This week’s photo challenge asks us to capture an image that shows something that hijacks your attention like an object that drives a child to proclaim, “Ooh, Shiny!”
I have a few things that distract me in a delightful way. Spotting someone who has retained a hairstyle from a bygone era is one of those things. I’m not talking about an intentional retro makeover here. I mean someone who is old enough to have sported that hair style when it was current. I’ve seen a woman about town who has a perfectly permed and feathered mullet from 1984. How did she find a stylist who will keep up such an outdated style? What spectacular thing happened 33 years ago that she has made her hair a shrine to it? By the way, only her hair is stuck in the past. Her clothing and accessories definitely belong to the current era.
While I find time travel hairdos fascinating, I have not had the opportunity this week to take such a picture. I also feel uncomfortable with street photography that makes fun of the folks portrayed. It would a tough task indeed for me to photograph Mrs. 1984 Mullet in a way that doesn’t insist, “Look at this ridiculous hairdo.”
Because of this concern about exploitation, I offer another sort of scene that rivets my attention. I love seeing morning light through flowers, trees, and many other sorts of flora. Every time I drive to work and see sun beams filtering through gardens, I wish I could stop and take a few pictures.
This morning I took a picture of the morning sun illuminating one of my sunflower plants. I stopped everything that I was doing, grabbed my camera, and headed toward the garden when I spotted the sunflowers through my kitchen window this morning. Full sunshine has been elusive this week. We are stuck in a pattern of cloudy, hot days. I hope it rains today and that these showers steer us toward clearer skies.
Every year I take a small back-to-school vacation to help my daughter prepare for her next school year. We hope to get every last thing she needs for school, but we usually accomplish the most essential thing, resting up for a busy year.
The sunflowers are usually in bloom at this time, and this year is no exception. Our garden is past its peak. Despite the hot, dry days of this time, the nights will soon get too cold for some of our flowers to thrive for much longer.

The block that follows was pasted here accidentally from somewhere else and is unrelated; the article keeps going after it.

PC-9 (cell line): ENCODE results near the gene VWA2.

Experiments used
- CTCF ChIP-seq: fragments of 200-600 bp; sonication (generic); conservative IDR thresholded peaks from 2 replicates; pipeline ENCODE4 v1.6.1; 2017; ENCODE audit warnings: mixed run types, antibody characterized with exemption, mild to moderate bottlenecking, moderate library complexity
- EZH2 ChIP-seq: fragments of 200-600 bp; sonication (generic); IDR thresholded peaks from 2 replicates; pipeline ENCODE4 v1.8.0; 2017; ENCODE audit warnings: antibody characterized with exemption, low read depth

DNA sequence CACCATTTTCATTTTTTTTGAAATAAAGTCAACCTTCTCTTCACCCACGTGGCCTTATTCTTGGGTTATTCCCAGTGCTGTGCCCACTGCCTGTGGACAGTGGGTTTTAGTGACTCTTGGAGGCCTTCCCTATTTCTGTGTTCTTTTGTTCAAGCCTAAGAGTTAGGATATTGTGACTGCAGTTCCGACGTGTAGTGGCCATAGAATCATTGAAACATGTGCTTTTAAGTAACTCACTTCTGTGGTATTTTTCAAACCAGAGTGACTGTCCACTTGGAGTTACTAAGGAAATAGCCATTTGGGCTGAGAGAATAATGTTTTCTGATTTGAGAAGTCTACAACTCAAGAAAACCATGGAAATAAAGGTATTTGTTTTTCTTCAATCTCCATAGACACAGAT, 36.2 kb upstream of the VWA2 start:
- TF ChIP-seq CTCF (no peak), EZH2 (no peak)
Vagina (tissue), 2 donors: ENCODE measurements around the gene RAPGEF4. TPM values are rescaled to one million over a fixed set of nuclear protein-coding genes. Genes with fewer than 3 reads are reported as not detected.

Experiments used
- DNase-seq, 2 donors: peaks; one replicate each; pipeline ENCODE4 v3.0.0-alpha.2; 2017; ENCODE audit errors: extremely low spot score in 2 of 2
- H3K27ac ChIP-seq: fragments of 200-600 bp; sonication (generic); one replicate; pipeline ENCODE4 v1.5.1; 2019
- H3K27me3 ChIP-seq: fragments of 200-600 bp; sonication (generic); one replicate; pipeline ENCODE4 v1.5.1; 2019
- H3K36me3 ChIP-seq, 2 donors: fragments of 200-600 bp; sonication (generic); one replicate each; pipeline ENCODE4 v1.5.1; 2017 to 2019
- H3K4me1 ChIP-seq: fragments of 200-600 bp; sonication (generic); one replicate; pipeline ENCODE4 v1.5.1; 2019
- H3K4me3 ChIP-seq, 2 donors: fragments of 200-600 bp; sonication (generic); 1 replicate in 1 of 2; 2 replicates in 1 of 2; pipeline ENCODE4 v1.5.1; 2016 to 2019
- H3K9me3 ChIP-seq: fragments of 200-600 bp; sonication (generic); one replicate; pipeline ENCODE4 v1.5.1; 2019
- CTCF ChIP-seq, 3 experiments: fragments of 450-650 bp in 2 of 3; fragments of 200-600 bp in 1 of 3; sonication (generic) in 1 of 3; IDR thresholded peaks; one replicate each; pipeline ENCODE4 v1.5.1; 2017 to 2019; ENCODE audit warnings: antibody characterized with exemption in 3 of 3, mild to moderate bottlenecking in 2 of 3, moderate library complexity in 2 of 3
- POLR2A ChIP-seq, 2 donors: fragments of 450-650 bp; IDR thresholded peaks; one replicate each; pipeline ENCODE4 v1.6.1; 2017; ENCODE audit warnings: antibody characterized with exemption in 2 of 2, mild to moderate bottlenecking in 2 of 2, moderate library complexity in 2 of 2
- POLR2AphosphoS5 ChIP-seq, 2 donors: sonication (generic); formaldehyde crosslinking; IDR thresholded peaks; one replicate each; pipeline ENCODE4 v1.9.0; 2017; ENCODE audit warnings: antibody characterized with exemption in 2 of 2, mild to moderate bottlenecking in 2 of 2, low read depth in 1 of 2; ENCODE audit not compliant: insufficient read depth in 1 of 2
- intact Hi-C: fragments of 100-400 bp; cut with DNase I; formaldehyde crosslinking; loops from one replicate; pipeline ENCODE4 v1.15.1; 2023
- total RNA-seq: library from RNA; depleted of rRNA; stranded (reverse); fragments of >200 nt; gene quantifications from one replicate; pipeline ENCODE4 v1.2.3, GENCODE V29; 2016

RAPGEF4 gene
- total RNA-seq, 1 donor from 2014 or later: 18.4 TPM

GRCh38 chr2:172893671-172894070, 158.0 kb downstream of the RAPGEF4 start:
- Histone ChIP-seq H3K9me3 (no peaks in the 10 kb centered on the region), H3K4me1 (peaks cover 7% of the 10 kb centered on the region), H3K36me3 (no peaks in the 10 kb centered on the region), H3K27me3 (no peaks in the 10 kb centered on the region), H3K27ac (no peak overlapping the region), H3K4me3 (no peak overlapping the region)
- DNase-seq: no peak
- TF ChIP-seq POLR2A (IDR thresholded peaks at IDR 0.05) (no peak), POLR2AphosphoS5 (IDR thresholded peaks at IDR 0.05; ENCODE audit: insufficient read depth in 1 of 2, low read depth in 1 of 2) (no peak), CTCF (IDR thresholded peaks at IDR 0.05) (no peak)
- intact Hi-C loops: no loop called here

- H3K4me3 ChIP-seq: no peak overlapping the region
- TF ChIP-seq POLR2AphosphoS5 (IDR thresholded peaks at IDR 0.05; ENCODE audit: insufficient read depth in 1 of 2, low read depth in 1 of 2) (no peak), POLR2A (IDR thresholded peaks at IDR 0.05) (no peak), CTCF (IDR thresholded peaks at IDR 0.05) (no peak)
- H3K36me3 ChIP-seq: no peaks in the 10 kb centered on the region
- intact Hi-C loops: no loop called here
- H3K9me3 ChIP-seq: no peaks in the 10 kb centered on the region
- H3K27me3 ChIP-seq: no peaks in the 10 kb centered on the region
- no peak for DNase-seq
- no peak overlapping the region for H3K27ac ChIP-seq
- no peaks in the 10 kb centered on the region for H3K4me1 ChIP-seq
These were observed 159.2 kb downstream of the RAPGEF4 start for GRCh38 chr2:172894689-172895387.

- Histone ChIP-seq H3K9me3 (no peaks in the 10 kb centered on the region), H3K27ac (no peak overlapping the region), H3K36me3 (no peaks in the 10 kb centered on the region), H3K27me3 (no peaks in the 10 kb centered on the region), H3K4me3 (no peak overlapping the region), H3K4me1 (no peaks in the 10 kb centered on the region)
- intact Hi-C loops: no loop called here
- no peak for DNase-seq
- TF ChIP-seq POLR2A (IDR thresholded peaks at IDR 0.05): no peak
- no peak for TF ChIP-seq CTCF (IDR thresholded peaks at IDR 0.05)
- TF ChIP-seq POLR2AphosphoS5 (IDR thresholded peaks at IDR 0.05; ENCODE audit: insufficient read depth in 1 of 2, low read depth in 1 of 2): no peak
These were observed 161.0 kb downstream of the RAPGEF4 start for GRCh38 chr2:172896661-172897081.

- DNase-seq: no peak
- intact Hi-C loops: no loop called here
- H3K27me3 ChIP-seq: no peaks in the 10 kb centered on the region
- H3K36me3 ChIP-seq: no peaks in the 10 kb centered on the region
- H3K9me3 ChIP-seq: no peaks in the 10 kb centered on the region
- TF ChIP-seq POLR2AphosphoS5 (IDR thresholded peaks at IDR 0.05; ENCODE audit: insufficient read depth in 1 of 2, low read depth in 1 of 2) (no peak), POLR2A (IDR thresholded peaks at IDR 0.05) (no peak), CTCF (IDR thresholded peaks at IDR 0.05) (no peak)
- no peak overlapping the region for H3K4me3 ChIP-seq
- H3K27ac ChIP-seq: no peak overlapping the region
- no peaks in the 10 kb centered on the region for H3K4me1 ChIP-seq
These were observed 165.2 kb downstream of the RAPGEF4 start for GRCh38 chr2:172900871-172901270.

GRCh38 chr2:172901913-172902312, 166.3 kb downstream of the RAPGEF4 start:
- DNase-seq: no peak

So much will change in the next month, as it does every year at this time.
My rose mallow hibiscus bush is booming. This is the first time I’ve seen five blooms packed so tightly together.
We are recovering from a blustery day that lost its way back in October and found home yesterday. When I returned from work, I found that my flower pot that sits on a pedestal in the yard had fallen upside down into the grass. I placed in the main flower bed for its convalescence:
My hibiscus continues its heavy blooming, and the sunflowers have buds.
My two petunia baskets suffered the fate of so many hanging baskets purchased in spring: they perished due to irregular watering. With all the time I’ve spent in the garden this year, I should have attended to this task more. Instead, they wilted one too many times in the heat and did not rebound.
I found a couple gorgeous calibrachoa baskets last weekend. My red calibrachoa basket hasn’t needed as much attention as the petunia baskets did. I feel hopeful that these two additions will thrive in the garden.
There’s something about the first mum I see at summer’s end that compels me to touch it. They remind of the kid who was last to bring a jacket to school as fall stretched onward. It’d be 48 degrees and breezy outside, and I wouldn’t see a single goosebump on his arms. I’d wonder if his arms felt warm to the touch.
This weekend I spotted mums at a local garden center. I touched a pair of them, wondering how they brave the cold the longest of any garden plant that thrives in this area. They were just 1.99 a plant, and now they are part of my garden. I wonder how they’ll fare in the still-hot afternoons of late summer.